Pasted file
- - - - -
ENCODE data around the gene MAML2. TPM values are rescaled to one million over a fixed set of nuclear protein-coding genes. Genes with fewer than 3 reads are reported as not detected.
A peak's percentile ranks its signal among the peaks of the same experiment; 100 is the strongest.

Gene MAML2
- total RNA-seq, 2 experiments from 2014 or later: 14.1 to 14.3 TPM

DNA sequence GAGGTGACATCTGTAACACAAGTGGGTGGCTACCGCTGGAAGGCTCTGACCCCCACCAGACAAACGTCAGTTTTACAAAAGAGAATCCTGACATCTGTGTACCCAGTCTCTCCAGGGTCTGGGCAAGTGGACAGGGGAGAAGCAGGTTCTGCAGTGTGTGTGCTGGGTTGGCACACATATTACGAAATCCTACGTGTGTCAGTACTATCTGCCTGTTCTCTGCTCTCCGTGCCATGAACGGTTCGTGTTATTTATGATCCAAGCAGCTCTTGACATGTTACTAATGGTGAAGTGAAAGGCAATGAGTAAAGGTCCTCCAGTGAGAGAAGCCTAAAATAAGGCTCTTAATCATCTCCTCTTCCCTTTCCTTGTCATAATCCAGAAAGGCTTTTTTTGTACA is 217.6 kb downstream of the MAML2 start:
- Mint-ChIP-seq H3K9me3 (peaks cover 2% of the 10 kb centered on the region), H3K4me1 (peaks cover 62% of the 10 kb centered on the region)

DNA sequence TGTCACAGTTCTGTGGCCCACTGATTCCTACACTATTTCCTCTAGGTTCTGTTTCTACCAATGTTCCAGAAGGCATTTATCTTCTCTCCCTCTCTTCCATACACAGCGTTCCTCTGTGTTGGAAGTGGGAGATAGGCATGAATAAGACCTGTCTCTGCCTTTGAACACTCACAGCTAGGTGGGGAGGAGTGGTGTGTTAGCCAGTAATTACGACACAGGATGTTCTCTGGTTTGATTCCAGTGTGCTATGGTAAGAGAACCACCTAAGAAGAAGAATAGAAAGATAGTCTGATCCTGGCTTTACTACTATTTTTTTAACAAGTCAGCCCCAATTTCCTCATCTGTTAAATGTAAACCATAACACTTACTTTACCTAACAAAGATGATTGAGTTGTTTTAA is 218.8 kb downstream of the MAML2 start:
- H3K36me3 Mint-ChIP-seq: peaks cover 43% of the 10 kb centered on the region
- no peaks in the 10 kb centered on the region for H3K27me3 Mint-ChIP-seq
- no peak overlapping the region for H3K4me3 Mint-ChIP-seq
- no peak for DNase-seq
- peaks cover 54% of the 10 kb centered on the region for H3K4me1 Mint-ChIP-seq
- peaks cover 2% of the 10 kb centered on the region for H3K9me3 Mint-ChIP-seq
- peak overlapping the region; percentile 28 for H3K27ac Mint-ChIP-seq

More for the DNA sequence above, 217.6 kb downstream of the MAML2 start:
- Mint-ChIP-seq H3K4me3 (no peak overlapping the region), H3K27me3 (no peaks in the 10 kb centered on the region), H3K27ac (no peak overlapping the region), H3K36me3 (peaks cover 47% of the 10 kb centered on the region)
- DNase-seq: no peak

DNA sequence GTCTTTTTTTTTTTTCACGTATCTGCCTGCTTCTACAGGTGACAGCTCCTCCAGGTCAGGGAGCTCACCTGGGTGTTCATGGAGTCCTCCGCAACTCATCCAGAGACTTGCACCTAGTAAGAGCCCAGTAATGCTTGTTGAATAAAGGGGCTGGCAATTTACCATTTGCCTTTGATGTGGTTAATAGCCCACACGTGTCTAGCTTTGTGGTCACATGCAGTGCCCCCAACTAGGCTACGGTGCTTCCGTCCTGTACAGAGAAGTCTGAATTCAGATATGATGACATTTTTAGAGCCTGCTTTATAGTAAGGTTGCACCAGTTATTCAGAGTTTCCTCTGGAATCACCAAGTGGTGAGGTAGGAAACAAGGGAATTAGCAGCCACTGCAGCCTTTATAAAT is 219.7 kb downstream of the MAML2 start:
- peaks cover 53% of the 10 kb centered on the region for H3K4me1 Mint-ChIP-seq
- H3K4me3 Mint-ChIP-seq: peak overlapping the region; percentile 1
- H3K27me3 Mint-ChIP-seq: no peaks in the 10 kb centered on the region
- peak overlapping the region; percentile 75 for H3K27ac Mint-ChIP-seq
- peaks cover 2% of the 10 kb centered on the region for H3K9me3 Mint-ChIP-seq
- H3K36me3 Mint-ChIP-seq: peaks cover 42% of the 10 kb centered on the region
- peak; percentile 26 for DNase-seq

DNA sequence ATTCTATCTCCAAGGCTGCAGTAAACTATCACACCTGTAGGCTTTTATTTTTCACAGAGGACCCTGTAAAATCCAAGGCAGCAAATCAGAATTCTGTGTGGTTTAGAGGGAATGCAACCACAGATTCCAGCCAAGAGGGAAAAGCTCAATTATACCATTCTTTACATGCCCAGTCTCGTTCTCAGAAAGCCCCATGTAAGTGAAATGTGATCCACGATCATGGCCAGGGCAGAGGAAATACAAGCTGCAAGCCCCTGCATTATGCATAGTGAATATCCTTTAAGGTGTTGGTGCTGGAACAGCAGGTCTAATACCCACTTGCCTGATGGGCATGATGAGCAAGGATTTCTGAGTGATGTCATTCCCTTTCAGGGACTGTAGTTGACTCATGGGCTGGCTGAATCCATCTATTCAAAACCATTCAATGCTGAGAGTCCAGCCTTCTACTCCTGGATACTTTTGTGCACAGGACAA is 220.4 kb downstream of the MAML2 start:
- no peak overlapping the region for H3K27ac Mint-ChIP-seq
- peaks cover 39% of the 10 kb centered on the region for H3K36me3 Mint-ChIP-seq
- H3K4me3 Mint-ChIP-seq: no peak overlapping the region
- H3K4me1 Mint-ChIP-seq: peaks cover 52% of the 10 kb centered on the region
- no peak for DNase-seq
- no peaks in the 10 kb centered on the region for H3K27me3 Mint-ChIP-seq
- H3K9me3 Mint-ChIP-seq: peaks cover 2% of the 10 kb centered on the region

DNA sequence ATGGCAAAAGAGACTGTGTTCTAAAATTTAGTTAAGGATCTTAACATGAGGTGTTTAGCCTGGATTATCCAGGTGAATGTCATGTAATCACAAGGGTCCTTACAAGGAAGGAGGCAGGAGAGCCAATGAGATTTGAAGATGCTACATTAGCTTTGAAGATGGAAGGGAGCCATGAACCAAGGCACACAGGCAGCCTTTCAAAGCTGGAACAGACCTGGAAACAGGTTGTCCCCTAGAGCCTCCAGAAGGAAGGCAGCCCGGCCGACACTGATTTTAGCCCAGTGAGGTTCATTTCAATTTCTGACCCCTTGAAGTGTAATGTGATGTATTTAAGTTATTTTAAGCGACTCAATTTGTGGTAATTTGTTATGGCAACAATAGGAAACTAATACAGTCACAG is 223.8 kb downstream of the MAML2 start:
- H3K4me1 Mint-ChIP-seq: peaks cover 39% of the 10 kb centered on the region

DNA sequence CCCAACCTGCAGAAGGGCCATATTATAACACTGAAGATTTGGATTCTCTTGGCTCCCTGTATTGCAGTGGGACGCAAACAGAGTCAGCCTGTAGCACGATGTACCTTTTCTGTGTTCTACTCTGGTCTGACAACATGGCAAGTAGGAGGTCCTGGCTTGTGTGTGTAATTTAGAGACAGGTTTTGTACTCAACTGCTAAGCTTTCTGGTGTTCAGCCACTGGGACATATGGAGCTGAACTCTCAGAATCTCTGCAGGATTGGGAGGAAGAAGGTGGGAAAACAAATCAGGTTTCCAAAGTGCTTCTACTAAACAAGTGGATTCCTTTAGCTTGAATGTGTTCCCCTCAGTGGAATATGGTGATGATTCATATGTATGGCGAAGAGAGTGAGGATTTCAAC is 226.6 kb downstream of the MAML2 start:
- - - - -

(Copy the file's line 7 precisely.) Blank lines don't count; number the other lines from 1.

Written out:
DNA sequence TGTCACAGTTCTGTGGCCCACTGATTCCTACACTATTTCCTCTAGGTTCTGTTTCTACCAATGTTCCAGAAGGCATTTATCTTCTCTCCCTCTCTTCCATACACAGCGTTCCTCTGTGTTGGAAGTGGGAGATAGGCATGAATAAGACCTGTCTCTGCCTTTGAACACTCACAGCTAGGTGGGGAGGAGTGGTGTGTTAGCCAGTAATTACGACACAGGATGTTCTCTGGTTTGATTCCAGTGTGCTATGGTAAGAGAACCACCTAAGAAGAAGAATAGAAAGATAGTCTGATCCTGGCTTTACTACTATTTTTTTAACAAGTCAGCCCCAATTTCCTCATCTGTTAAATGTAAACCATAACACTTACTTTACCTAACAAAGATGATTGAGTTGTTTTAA is 218.8 kb downstream of the MAML2 start: